Visualizing Uncertainty

Tara Kola

DREU 2015

The Passage of Time

Week 1

I spent my first week familiarizing myself with the problem space I would be working in. My mentor, Jessica, gave me a list of papers to read to learn more about the field of visualization and the specific problem of visualizing uncertainty. My favorite paper was "Displayed Uncertainty Improves Driving Experience and Behavior: The Case of Range Anxiety in an Electric Car" by Jung et al. It describes the effects of displaying a gradient on the range meter instead of an exact value for remaining number of miles. The paper illustrated for me the importance of showing users uncertainty, so that the trust a user places in a device’s prediction isn’t misused. Uncertainty is a part of the future, and predictions attempt to create a clearer picture of the future. Thus, not showing the uncertainty in a prediction is a fundamental flaw of the many systems that simply show a point prediction.

Apart from reading papers, I also worked on setting up my dev environment, and started looking at how we can collect historical data using the OneBusAway API in order to create a model that predicts a probability distribution for the arrival of buses in Seattle.

Week 2

This week I worked on setting up a script to get the historical data, and collected information along with my team on when buses actually arrive at bus stops to check how reality compares to the data we get form the OneBusAway API.

My team and I also established the schedule for the rest of the summer. Our goal is to run a survey to get information on how OneBusAway is used. We will meet for a few design brainstorming sessions. We will then shortlist our designs based on our survey results, and test our designs in the lab. We will then further refine our designs and test them on Mechanical Turk. Based on these results, I will code up the designs in Android. This alternative version of OneBusAway will then be further tested, refined, and deployed in September.

I spent the rest of the week setting up the database to store the historical data, and thinking about the probabilistic model that we need to develop for the bus arrival data. I also started testing my Android development knowledge, which has been dormant for the last year, so that when it is time to code up the designs, I can do so efficiently.

I continued reading relevant papers, and jotting down design ideas for our design meeting next week.

Week 3

This was an exciting week. I spent the first half of the week working on the final designs for the probabilistic model and the database. On Wednesday the team met up for our first design brainstorming session. I then spent Thursday analyzing our designs and categorizing them according to information representation systems and features. We identified areas where we need to work on further designs. I will now be working on the second round of design drafts based on our discussion.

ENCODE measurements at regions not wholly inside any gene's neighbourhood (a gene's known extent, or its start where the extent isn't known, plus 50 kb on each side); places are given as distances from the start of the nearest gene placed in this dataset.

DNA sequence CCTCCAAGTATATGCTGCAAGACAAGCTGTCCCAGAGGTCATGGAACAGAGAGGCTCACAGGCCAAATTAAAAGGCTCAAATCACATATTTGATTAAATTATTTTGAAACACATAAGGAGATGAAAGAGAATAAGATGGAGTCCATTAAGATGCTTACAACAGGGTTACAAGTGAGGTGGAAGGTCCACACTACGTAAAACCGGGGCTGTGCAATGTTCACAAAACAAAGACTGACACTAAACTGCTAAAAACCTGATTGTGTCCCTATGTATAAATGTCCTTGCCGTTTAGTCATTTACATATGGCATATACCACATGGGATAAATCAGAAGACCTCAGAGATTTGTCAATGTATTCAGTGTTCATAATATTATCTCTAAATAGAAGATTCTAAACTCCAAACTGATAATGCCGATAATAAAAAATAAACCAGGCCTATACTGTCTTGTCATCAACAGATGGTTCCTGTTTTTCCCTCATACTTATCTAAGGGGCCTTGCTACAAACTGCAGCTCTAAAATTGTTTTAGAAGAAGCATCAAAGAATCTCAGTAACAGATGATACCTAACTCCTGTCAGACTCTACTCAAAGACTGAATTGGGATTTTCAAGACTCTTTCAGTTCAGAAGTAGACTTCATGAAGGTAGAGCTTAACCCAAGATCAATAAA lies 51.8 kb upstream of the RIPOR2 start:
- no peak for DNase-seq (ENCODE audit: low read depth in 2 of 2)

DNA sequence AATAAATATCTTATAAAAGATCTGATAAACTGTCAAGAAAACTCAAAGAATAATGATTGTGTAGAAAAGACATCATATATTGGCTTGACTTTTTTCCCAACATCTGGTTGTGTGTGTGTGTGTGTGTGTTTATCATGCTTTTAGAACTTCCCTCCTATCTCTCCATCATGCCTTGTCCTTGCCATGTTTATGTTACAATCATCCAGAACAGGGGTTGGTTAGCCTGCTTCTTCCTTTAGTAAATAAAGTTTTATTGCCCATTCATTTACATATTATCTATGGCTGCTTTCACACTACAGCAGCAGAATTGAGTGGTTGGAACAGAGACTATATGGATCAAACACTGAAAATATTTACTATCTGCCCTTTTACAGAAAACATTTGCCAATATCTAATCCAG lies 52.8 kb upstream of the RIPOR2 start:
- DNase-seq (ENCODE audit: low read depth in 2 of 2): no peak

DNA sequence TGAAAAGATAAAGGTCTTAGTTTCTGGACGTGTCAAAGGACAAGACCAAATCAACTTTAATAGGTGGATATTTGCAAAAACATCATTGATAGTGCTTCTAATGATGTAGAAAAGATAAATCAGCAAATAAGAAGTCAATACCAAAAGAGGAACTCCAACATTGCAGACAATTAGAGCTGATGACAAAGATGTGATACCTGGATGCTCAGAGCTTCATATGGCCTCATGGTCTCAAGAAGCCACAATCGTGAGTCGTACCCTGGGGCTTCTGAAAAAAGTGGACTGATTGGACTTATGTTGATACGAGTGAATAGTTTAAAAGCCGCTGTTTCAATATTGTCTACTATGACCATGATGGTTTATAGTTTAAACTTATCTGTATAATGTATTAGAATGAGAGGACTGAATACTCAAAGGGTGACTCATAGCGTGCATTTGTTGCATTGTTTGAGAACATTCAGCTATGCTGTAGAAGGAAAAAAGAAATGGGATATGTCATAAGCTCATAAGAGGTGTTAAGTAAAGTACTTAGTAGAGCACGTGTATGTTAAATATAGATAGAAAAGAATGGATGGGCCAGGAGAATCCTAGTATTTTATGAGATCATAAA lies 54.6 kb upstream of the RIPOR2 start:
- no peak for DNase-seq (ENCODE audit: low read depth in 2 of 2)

Apart from designing databases, algorithms, and visualizations, I also worked on creating a survey for OneBusAway users to help us identify user goals so that we are designing with our users’ interests in mind.

Week 4

The results from our user survey came back. We learnt more about what users are looking for when they use OneBusAway, which will help us inform our designs. I was able to create a design matrix to evaluate our interfaces against how conducive it is to the user behaviors we discovered in our survey. We continued to work on the model to refine it and improve it. We began running a scraping script to get the data we need to run our predictive model.

Week 5

This week, we picked a final set of designs. I used these designs to produce digital mockups of our interfaces - including multiple types of layouts and representations of uncertainty. I also began working on the app, and thinking about the experimental design for the upcoming studies.

Week 6

We used this wake to decide on a final set of layouts. We then began discussing various types of uncertainty representations. I began testing these, and developing mockups based on real data in R. We now have a set of designs that we can test on real users.

Week 7

I've started walking around and showing our designs at bus stops. I have been doing informal tests to see how people are responding to the designs. We have found that there were some small considerations we hadn't accounted for previously. I then began adjusting the designs according to what I heard in the bus stops. I also began designing a survey to test perceptual understanding of the various representations of uncertainty.

Week 8

We began evaluating the statistical inferences various types of visualizations allow for. This allowed us to refine our set of designs we will test. We have been going into the details of the study design - fixing the wording, thinking about how to organize the study. In addition, I have picked up working on the app that we will test in the fiedl study.

Week 9

I have learnt quite a bit about how difficult it is to get a study just right! We are continuing to work on the study. I'm amazed by how much time it is taking to get all the artifacts in place, but it is exhilirating to know that this study will soon be live, and we will be able to answer tangible questions about perceptual understanding of uncertainty.

Week 10

I am extending my DREU by 2 weeks so that I will have time to finish up the study before I leave. At present, we are continuing to work daily on the study and the app. It has been wonderful getting to do research at UW with this group. I enjoyed the research experience, and it has confirmed my interest in doing research in the future. Thanks CRA!